This entry is part 10 of 43 in the series Words

At a recent meeting, one of my partners noted how good for patients and emergency physicians it would be if we could access medical records from the rival hospital system in town. It certainly would, but given the controversies between the big players (one giant system that includes hospitals, physicians and a major regional medical insurance provider, a secondary but still-big hospital-physician system, and a regional Blue Shield insurance company) I’m not going to hold my breath.

Electronic Health Record Diagram

Electronic Health Record Diagram

Part of the ARRA (American Recovery and Reinvestment Act of 2009) was to provide funding to develop electronic medical record (EMR) systems nationwide. Some of this money went to providers. Not emergency physicians, thankfully – if we were eligible for these dollars, we would all be individually responsible for developing and maintaining our own medical records systems, as opposed to using the hospital’s medical record system. Other money goes to hospitals that demonstrate meaningful use of EMR systems.

A portion of the ARRA money goes to support efforts to answer my partner’s plea: Regional Health Information Organizations (RHIOs). These are not supposed to be government entities, but rather some sort of public-private partnership. They are supposed to somehow derive a funding stream, and set up and maintain a Health Information Exchange (HIE) that will do just what my partner wanted – provide interchange between competitive rival hospitals. Coopetition is indeed a common model in the medical field, and there are over a hundred area in which RHIOs and HIEs are developing. But RHIOs are dying, too. One attempt to form a California RHIO failed in 2010, losing out to a competitor, and one in Pennsylvania failed in 2007.

I try to keep up with what’s going on with RHIOs and HIEs, but in my home state of Pennsylvania, it’s a bit difficult to find news of what’s going on. Perhaps due to the bitterness of the competition, western Pennsylvania doesn’t seem to have progressed as far as some other places. Or has it?

I should note that, as far as RHIOs and HIEs go, and indeed as far as medical informatics in general, I’m an amateur, a dilettante, an observer and commentator from the sidelines. Other than giving bits of advice here and there, and giving the odd lecture (sometimes very odd lectures), I no longer have any official position in the field of medical informatics. So my trying to find out about RHIOs and HIEs is basically as an interested member of the public.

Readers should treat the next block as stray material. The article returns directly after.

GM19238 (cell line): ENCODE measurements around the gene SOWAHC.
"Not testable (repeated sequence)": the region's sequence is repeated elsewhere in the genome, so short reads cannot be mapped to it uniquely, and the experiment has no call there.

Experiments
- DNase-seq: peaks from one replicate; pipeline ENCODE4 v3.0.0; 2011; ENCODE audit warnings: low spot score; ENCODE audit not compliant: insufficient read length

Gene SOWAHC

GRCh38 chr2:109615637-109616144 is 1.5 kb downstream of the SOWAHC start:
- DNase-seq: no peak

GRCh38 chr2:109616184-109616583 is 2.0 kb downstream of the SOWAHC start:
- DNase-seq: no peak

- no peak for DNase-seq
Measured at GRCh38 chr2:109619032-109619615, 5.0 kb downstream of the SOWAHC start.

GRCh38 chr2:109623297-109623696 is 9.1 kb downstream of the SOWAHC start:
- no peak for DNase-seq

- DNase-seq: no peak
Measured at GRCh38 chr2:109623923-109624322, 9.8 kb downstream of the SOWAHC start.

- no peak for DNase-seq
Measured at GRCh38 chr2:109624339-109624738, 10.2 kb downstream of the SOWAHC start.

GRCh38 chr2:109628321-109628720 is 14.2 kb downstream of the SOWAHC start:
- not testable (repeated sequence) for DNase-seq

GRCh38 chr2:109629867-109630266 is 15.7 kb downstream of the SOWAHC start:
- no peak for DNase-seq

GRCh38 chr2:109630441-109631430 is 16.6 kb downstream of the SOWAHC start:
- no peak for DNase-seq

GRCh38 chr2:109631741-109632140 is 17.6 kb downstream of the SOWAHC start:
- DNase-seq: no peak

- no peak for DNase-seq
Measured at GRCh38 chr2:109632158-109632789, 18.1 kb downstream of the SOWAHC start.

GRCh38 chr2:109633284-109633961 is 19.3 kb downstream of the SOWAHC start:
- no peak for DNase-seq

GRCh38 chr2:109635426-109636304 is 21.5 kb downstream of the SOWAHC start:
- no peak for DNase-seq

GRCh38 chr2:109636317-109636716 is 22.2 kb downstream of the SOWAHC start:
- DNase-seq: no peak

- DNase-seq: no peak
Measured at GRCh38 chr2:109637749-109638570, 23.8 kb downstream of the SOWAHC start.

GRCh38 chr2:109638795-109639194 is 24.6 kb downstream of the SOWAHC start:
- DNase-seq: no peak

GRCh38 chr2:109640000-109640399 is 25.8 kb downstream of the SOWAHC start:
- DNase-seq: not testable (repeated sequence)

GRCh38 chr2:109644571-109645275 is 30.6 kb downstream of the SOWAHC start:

So, today, trying to check up on what’s going on in Pennsylvania as regards RHIOs, I started searching the web. The Wikipiedia links above are a good place to start, they give a good overview. But in the section on “Other States” I found a link to the eHealth Initiative Directory. OK, I click on it,  and “404 Not Found” – but I persist, and by typing in “http://www.ehealthinitiative.org/” I get to the eHealthInitiative page. Let’s see, it offers me membership – not clear how much that costs, and offers to sell me 2011 Report on Health Information Exchange: Sustainable HIE …  Limited Time Deal Buy Sustainable HIE in a Changing Landscape and receive the Market Report and HIE Vendor List for free. Coupon Code is included within purchase ($250.). I guess it is good that they are trying to develop a funding stream…

I click on Directories, then Health Information Exchange (HIE), and then Interactive Map of All HIEs in United States. Clicking on Pennsylvania, I see a list of the HIEs in PA:

  1. Excela Health
  2. Geisinger Health System/Keystone HIE
  3. Northeastern Pennsylvania Health Information Exchange (NEPA HIE)
  4. Pennsylvania eHealth Collaborative
  5. Pinnacle Health HIE
  6. Southeast Pennsylvania HIE
  7. University of Pittsburgh Medical Center
  8. Vale-U-Health
  9. Vantage Holding Company

Each of these entries is a link. OK, I click on the first link. Oh, I see, this is restricted to members only; does it cost to become a member; hmm, it says “1 Year Paid Membership  USD 26500.00.” Hmm, that’s if I have “Annual Gross Revenues of $25 million or more”  Let’s see if there are other options; if I pick “Annual Gross Revenues less than $5 million” – which certainly fits me – then it will only cost me $2650.00 to see what this link leads to.

Looking at this list, I know that Excela, Geisinger/Keystone, Pinnacle, UPMC, Vale-U-Health are hospital systems with employed and affiliated physicians that allow access to their EMR for employees and affiliated physicians only. So not really a HIE in the sense of interoperability between different systems.

The Northeastern Pennsylvania HIE and Southeast Pennsylvania HIEs have no web presence, either on Wikipedia or on the first few Google search pages (except for news of the NEPHIE getting Federal money).

The Pennsylvania eHealth Collaborative has a web page, but if you click on any of the links, you either get another page where most of the graphics don’t load, or a “404 Not Found” error. Not the sign of a vibrant, thriving process.

Oh, yes, and Vantage Holding Company… I have no idea what this has to do with a RHIO or HIE. It looks like a holding company for many different things, some medical, some not. The first link on their website advertises document destruction, and I guess that if we’re going to all-electronic records that will be important. And I did find an address in the small town of Meadville, PA.

I regret to report that the day of the RHIO, at least in Pennsylvania, has not yet arrived.

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This entry was posted by kconover on Thursday, October 27th, 2011 at 2:46 pm and is filed under Tutorials . You can follow any responses to this entry through the RSS 2.0 feed. Both comments and pings are currently closed.

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